Norfolk Southern view on proposed line unchanged
An official with Norfolk Southern railroad calls projections for train traffic on the proposed Great Lakes Basin Transportation freight train line "in error" and reiterates it won't participate in the proposed project in a Friday filing with the federal Surface Transportation Board.
GLBT said in a Nov. 10 filing with the federal agency that its proposed three-state freight train route between Milton, Wis., and LaPorte County could see up to 85 trains a day in some spots once the line is fully up and running.
An official with Norfolk Southern is calling those projects inaccurate if they include the railroad's participating.
"Norfolk Southern reiterates its prior message to the STB that it has no plans to use the proposed route," wrote Aarthy Thamodoran, an attorney for the railroad. "Rather, Norfolk Southern anticipates that it will continue to use either the direct routes that Norfolk Southern currently operates or, for that matter, any of the numerous alternatives currently available to it.
"Therefore, to the extent the projections that Great Lakes Basin Transportation made in its Nov. 10 response include Norfolk Southern traffic, those projections are in error."
Thamodoran also notes that Norfolk Southern did not provide any input into the rail traffic projections made by GLBT.
Norfolk Southern submitted a letter in late May to the STB stating it already has bypasses around Chicago and was not inclined to use the proposed route.
GLBT's projections were based on the freight train line capturing a percentage of the rail shipments that now move through Chicago, Mike Blaszak, an attorney for GLBT, said in an email.
"Ultimately, the companies that ship freight on the railroads determine how their traffic is routed. Our train frequency projections were based on the assumption that the new railroad would carry a certain percentage of the rail shipments that currently move through Chicago to other destinations, and that the volume of rail traffic would grow with the U.S. economy," he said.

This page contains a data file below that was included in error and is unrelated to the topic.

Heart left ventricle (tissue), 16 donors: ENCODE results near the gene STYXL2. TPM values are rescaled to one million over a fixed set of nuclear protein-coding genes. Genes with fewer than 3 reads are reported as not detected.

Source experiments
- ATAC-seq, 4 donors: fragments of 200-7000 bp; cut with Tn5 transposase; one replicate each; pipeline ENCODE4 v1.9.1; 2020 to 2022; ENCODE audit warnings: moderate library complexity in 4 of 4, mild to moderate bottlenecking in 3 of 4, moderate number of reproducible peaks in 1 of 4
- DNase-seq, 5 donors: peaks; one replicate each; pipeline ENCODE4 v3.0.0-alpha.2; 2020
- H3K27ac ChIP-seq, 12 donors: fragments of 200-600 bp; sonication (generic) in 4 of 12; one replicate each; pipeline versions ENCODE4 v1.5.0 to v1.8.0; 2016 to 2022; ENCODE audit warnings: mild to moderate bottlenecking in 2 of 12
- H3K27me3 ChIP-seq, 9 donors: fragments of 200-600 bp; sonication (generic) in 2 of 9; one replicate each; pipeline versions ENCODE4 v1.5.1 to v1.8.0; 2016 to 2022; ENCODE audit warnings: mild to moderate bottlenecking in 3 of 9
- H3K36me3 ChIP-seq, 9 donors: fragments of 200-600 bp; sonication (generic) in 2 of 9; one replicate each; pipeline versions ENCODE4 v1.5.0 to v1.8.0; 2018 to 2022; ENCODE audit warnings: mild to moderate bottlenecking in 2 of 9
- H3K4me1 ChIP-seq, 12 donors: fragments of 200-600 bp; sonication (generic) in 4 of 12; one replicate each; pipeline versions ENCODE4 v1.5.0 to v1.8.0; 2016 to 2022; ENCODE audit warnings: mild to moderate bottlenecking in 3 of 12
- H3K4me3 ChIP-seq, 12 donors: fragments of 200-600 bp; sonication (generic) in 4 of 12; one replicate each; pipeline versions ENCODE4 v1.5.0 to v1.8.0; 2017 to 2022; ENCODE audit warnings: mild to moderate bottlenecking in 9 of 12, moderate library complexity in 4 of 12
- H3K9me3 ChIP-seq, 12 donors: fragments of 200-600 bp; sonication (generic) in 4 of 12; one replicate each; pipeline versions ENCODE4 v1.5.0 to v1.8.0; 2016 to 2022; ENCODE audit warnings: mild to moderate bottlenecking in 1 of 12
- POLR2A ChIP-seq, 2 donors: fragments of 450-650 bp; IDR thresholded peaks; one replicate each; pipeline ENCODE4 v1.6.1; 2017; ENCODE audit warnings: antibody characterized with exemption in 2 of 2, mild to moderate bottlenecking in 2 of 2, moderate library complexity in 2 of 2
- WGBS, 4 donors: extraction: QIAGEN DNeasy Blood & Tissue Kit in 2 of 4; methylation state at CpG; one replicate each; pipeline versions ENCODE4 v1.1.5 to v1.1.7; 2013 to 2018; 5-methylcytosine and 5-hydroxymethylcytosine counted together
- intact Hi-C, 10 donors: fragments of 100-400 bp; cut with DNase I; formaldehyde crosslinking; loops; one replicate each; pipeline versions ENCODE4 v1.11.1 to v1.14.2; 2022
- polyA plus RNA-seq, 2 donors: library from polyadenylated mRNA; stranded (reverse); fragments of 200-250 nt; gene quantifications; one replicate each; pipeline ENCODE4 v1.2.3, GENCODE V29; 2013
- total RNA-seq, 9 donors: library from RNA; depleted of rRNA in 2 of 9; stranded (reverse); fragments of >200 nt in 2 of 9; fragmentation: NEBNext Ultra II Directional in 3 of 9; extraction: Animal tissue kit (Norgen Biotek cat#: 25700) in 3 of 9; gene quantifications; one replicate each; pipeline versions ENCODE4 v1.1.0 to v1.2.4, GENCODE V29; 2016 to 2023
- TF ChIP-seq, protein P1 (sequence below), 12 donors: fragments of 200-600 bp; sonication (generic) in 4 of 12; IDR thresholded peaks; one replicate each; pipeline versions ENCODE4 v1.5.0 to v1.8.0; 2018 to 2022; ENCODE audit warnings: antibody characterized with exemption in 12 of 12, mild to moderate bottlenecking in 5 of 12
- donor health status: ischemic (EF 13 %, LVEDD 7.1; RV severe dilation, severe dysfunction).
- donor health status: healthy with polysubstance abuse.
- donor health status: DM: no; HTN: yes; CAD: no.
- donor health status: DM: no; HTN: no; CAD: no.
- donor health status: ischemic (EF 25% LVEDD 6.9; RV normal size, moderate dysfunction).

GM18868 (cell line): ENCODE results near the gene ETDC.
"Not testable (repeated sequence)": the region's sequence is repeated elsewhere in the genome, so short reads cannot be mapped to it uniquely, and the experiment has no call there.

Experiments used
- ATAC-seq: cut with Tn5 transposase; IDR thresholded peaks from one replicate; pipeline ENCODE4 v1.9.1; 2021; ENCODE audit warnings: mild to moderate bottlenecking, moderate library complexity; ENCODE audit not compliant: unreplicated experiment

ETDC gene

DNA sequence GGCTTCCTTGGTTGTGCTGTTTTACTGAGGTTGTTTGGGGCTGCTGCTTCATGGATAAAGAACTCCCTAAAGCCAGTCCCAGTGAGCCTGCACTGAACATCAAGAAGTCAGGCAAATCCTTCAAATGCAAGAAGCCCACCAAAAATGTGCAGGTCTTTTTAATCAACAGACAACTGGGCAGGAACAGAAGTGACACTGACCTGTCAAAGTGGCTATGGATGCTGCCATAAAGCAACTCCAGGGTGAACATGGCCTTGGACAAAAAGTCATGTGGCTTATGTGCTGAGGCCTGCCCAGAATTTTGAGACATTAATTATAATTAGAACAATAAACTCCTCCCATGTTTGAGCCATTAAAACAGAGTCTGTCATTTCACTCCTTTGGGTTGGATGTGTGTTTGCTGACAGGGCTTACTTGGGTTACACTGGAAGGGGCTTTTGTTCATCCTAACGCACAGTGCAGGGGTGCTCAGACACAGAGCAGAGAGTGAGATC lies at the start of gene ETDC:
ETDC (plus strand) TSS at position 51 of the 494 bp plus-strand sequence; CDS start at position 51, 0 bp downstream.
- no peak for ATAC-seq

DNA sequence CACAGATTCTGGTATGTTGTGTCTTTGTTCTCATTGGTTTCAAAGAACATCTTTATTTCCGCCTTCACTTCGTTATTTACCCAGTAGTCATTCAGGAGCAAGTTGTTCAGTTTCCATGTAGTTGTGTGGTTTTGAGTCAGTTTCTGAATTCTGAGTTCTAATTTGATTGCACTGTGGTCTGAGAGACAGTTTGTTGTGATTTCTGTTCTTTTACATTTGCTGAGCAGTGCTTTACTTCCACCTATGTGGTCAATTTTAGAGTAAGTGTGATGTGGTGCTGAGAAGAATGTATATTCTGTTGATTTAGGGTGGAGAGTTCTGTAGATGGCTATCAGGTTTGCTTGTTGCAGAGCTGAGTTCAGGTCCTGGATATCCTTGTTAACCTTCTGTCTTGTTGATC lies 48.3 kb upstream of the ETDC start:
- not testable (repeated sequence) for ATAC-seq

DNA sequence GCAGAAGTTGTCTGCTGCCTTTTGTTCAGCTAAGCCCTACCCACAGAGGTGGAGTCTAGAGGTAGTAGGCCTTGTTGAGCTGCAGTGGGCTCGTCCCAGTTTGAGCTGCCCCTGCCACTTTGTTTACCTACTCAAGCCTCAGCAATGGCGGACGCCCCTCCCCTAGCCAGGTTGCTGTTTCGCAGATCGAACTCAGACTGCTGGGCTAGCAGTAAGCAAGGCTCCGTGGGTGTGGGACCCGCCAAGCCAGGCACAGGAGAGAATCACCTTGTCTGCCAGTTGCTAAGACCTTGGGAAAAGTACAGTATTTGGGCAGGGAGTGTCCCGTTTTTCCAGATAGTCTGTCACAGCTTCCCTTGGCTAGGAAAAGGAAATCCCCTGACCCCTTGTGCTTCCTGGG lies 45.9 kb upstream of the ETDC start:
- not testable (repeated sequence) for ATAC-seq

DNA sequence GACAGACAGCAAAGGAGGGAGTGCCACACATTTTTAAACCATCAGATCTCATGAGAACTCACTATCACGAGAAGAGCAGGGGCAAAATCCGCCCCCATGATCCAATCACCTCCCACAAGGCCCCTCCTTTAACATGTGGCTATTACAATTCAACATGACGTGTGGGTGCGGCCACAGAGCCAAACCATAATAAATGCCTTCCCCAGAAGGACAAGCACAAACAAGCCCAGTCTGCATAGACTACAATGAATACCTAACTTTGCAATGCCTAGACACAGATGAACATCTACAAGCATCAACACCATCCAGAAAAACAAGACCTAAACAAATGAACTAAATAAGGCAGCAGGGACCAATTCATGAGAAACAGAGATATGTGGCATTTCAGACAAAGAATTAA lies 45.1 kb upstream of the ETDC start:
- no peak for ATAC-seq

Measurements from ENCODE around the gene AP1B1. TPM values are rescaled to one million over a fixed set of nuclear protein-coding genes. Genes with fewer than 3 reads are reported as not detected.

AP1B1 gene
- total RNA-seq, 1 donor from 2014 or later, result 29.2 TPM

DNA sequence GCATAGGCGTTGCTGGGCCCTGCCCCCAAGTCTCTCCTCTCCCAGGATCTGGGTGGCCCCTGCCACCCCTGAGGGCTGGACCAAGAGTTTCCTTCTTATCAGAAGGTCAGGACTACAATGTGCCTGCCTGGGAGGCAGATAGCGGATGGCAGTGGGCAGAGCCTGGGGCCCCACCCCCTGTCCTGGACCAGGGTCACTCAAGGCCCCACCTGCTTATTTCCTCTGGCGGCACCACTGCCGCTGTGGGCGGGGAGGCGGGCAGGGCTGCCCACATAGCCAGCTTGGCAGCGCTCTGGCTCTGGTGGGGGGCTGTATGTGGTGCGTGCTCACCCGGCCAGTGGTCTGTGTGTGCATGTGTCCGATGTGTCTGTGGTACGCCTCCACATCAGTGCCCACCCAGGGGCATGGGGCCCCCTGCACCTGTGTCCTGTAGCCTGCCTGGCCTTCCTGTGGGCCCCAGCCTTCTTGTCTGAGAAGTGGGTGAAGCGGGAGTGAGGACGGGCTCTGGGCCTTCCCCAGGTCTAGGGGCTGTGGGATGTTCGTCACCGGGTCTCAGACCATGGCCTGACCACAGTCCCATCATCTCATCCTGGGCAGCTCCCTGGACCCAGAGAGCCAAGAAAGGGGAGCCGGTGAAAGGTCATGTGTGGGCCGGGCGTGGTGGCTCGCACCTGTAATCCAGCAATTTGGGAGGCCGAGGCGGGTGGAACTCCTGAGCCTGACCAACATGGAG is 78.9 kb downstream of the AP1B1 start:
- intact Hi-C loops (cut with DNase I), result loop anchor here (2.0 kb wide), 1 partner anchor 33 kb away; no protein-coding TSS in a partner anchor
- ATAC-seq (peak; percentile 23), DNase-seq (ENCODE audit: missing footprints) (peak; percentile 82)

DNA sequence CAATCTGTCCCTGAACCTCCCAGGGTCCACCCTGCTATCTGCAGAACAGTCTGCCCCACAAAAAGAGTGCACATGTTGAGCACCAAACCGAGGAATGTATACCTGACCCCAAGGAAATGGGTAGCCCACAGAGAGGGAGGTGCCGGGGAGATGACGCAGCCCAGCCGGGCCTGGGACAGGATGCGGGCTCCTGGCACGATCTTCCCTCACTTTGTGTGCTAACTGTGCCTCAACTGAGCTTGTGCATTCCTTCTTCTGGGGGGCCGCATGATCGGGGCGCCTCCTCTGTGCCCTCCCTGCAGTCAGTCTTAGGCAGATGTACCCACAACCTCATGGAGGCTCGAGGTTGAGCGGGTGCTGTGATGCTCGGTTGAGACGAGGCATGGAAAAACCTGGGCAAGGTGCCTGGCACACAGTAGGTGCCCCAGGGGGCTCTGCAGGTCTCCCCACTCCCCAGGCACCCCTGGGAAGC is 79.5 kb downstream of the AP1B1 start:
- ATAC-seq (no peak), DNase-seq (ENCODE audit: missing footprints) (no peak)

"We are working to demonstrate to the railroads and shippers how our project will make the rail network more efficient and competitive, to everyone's benefit."
GLBT proposes an $8 billion, privately funded freight train line to serve as a bypass for six Class 1 railroads around Chicago's congested rail yards.
In addition to Norfolk Southern, Union Pacific also has said it would not participate in the project. In a March 21 Chicago Tribune article, a Union Pacific official said the railroad determined in July 2014 that it was not interested in moving forward with a discussion on GLBT.
"We have repeatedly communicated this position to Great Lakes Basin's leadership team," Union Pacific spokeswoman Calli Hite said at the time. "Union Pacific is focused on several major public-private partnerships, including CREATE, which will benefit the region and enhance efficiency for Chicago-area and regional railroad operations."
In June, officials with the remaining four Class 1 railroads that would be served by the project told the Post-Tribune they were not involved in GLBT's proposal or had no comment, though one of those railroads acquired a rail line that already provides a bypass around Chicago and the other furloughed 4,600 employees in the spring because of a drop in cargo traffic.
Amy Lavalley is a freelance reporter for the Post-Tribune.